• The guess here is that cornerback Ronde Barber ends up with five sacks this year. He had one in the preseason as defensive coordinator Monte Kiffin is deploying more blitzes this year, as expected. Barber got his first official one of the regular season against Chicago, blitzing on the first third down of the game. One down, four more to go, Ronde.

• Don’t pick on Barber too much for letting Bears wide receiver Brandon Lloyd run wild in the second half. Yes, Barber missed a tackle on his first catch, but on Lloyd’s second reception, quarterback Kyle Orton threw a rare inside fade (similar to the one the Bucs threw to wide receiver Antonio Bryant in overtime) that a leaping Lloyd caught above his head. It was an amazing play. Barber did the wise thing and tackled him after a big gain. If Barber would have gone up for the ball – which he couldn’t have intercepted – and fallen down, it would have been an easy TD for Lloyd. Later on that drive after Forte’s touchdown, Lloyd clearly pushed off on Barber, which created the separation necessary for him to haul in the two-point conversion. On Lloyd’s touchdown catch, he had a step on Barber, who was playing Cover 3 on the play. Barber was tracking the ball, hoping it was underthrown where he could make a play on the ball. Instead, he made a great leaping catch above his head. Yes, Barber could have had tighter coverage on Lloyd, but give the Bears receiver credit for making two amazing, over-his-head catches. Expect a redeeming performance from Barber on Sunday against Green Bay.

• Defensive end Greg White had his third sack of the season on Sunday, but he made an even more impressive play in the right flat while dropping into coverage as Barber was blitzing from the left in the second quarter. Orton dumped the ball off to running back Matt Forte, who was stopped for only a gain of one yard as White dove at Forte’s ankles, corralled him and made a sensational openfield tackle. That was a great demonstration of athleticism by the 272-pound White.

• I think Tim Ryan’s television analysis of Buccaneers wide receiver Maurice Stovall was spot on. Ryan said that for all the Bucs fans that wanted to see more of Stovall, the 6-foot-5, 220-pound receiver has to do a better job of catching the ball. Stovall had two drops on Sunday at Chicago, including a drop in the end zone in the later stages of the game that could have been costly. It’s a shame he couldn’t haul in that pass because he beat cornerback Charles Tillman with a strong swim move and had a great release off the line. Stovall’s other drop came in overtime on a second-and-20. He had the chance to make a 14-yard grab, but the ball went off his hands. Stovall also had a fumble in the second quarter that killed a Bucs drive. That’s the reason why he’s buried on the depth chart behind Joey Galloway (when healthy), Antonio Bryant, Ike Hilliard and Michael Clayton.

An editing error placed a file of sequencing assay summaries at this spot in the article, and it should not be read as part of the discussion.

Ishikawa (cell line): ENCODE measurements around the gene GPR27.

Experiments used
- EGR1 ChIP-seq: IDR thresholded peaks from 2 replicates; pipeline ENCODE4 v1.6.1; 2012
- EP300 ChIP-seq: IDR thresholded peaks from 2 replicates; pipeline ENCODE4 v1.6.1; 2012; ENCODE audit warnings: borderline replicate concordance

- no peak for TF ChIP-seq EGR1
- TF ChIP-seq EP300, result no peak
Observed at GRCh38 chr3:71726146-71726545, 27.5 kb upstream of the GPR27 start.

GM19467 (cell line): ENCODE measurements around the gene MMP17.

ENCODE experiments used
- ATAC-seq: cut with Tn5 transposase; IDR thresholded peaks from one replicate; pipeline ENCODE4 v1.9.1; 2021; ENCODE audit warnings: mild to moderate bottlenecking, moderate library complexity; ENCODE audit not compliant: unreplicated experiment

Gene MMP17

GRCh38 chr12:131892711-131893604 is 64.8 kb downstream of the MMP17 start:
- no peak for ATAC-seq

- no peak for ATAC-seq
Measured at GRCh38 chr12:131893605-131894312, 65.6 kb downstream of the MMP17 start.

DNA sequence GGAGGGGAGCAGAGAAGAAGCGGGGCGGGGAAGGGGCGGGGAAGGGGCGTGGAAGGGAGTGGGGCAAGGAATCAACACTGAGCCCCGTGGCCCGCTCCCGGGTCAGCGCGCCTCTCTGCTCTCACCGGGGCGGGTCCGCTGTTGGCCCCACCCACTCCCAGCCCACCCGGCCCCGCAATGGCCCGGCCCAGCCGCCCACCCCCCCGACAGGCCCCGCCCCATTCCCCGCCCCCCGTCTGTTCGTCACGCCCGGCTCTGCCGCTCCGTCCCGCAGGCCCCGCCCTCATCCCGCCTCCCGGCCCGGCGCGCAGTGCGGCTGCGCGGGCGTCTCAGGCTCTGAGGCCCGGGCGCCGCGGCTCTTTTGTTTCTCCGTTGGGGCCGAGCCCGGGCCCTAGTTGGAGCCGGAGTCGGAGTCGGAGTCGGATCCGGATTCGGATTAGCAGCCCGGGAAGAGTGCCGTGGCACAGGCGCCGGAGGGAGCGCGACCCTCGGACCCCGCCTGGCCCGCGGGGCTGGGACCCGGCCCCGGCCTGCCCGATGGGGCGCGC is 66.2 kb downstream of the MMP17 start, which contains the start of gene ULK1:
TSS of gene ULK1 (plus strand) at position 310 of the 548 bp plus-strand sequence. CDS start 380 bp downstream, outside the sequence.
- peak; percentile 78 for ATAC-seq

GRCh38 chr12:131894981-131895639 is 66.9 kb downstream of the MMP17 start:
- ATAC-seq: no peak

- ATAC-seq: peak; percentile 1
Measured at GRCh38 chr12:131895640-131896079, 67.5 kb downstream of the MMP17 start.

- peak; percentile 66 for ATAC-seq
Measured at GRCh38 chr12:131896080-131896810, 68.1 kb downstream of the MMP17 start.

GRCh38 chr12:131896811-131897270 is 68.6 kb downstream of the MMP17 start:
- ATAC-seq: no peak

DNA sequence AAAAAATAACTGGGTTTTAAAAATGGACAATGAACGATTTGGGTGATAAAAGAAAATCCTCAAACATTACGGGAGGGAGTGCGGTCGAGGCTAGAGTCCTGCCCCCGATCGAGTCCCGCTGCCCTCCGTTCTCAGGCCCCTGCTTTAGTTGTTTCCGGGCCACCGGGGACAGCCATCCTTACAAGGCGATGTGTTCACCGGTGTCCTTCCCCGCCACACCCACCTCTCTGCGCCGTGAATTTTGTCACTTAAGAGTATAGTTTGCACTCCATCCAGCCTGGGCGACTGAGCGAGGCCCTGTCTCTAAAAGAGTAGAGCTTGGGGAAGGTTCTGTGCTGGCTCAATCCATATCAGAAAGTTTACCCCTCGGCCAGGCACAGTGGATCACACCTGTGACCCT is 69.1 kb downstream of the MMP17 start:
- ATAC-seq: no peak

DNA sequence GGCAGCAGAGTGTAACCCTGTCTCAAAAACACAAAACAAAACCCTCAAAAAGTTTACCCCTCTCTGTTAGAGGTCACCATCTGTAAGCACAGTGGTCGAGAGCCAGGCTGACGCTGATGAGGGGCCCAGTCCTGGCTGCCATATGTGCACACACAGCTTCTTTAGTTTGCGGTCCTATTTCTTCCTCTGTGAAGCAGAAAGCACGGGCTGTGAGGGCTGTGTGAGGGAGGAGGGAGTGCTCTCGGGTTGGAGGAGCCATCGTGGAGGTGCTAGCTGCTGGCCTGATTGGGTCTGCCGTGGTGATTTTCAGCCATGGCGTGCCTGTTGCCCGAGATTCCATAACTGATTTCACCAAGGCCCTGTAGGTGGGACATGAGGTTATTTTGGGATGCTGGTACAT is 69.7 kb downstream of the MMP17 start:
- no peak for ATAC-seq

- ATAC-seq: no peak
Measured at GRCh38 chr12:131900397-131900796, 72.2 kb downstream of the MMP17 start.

• Talk about teamwork – the Bucs linebackers demonstrated that term to the fullest on Chicago’s last possession before halftime. Needing a three-and-out in order to get the ball back, Tampa Bay’s linebacking corps rose to the occasion when Orton scrambled on third-and-2. Derrick Brooks came in to slow Orton down and force him to cut back. Then Cato June came in low to undercut Orton while Barrett Ruud came in high and capped him off. Ruud’s hit forced Orton to do a 360-degree helicopter on June’s back and prevented him from picking up the first down. Ruud made a dynamic interception in the second quarter that – coupled with his helicopter blast of Orton – got picked up as highlights by ESPN and NFL Network. Ruud put up great numbers last year as Tampa Bay’s leading tackler. But he’ll need some highlight reel plays to make the Pro Bowl and his two against Chicago served that purpose – thanks to the help of Brooks and June.

• Pewter Report has documented Arron Sears’ struggles in pass protection this season. With 1:28 left in the Chicago game, Sears let linebacker Lance Briggs shoot the A gap and get in Griese’s face as he threw the ball. That caused Griese’s sight line to be impaired and when he tried to throw the ball away he didn’t see cornerback Nathan Vasher, who almost won the game for the Bears with an interception if not for a high throw by Griese. Sears simply cannot allow pressure up the middle in the A gap.

• Fans may have grumbled when Griese was flagged for an intentional grounding call late in the Chicago game, but it was a good call. The reason, even after it appeared as if Griese was outside the tackle box? Well, Griese was not outside the tackle box. He was stepping to his left, but offensive tackle Donald Penn slid to his left just before Griese threw the ball. Griese was past the left hashmark, but so was Penn, which validated the intentional grounding call – even if only by a foot or two.

• Tight end Jerramy Stevens had five catches for 61 yards and a game-tying touchdown at Chicago. Tight end Alex Smith had three catches for 30 yards. So what did former Bear tight end John Gilmore do against his former team? One catch for three yards … and a huge pass breakup. In overtime, Briggs almost had an interception after a pass deflected off Gilmore’s hands. But the tight end was savvy enough to lay a shot on Briggs that prevented the interception.